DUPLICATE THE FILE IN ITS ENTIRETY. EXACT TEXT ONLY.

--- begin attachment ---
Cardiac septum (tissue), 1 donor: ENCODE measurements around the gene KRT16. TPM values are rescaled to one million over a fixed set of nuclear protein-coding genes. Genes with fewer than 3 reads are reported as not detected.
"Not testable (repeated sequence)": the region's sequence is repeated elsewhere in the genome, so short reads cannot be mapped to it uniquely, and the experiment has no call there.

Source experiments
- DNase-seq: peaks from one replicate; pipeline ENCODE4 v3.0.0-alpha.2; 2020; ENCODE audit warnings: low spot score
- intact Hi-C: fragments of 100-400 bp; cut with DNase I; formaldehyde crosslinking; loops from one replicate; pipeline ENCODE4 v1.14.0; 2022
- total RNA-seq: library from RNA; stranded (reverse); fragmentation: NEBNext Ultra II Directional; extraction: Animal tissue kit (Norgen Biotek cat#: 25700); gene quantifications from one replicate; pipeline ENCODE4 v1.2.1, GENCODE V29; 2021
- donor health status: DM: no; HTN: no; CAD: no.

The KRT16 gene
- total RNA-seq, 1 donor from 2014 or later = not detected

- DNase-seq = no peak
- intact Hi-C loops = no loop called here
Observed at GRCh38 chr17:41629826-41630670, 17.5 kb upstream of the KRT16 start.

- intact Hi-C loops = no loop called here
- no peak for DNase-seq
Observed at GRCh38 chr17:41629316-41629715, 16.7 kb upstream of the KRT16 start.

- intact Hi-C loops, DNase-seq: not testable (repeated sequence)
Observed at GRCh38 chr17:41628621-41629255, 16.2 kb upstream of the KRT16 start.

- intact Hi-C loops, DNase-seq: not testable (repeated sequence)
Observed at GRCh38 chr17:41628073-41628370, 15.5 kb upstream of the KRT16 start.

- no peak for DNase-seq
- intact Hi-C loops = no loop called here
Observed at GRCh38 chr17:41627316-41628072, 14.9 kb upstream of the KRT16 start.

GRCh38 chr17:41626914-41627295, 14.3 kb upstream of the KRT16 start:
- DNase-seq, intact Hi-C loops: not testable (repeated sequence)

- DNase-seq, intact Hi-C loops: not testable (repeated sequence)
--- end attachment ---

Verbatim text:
Cardiac septum (tissue), 1 donor: ENCODE measurements around the gene KRT16. TPM values are rescaled to one million over a fixed set of nuclear protein-coding genes. Genes with fewer than 3 reads are reported as not detected.
"Not testable (repeated sequence)": the region's sequence is repeated elsewhere in the genome, so short reads cannot be mapped to it uniquely, and the experiment has no call there.

Source experiments
- DNase-seq: peaks from one replicate; pipeline ENCODE4 v3.0.0-alpha.2; 2020; ENCODE audit warnings: low spot score
- intact Hi-C: fragments of 100-400 bp; cut with DNase I; formaldehyde crosslinking; loops from one replicate; pipeline ENCODE4 v1.14.0; 2022
- total RNA-seq: library from RNA; stranded (reverse); fragmentation: NEBNext Ultra II Directional; extraction: Animal tissue kit (Norgen Biotek cat#: 25700); gene quantifications from one replicate; pipeline ENCODE4 v1.2.1, GENCODE V29; 2021
- donor health status: DM: no; HTN: no; CAD: no.

The KRT16 gene
- total RNA-seq, 1 donor from 2014 or later = not detected

- DNase-seq = no peak
- intact Hi-C loops = no loop called here
Observed at GRCh38 chr17:41629826-41630670, 17.5 kb upstream of the KRT16 start.

- intact Hi-C loops = no loop called here
- no peak for DNase-seq
Observed at GRCh38 chr17:41629316-41629715, 16.7 kb upstream of the KRT16 start.

- intact Hi-C loops, DNase-seq: not testable (repeated sequence)
Observed at GRCh38 chr17:41628621-41629255, 16.2 kb upstream of the KRT16 start.

- intact Hi-C loops, DNase-seq: not testable (repeated sequence)
Observed at GRCh38 chr17:41628073-41628370, 15.5 kb upstream of the KRT16 start.

- no peak for DNase-seq
- intact Hi-C loops = no loop called here
Observed at GRCh38 chr17:41627316-41628072, 14.9 kb upstream of the KRT16 start.

GRCh38 chr17:41626914-41627295, 14.3 kb upstream of the KRT16 start:
- DNase-seq, intact Hi-C loops: not testable (repeated sequence)

- DNase-seq, intact Hi-C loops: not testable (repeated sequence)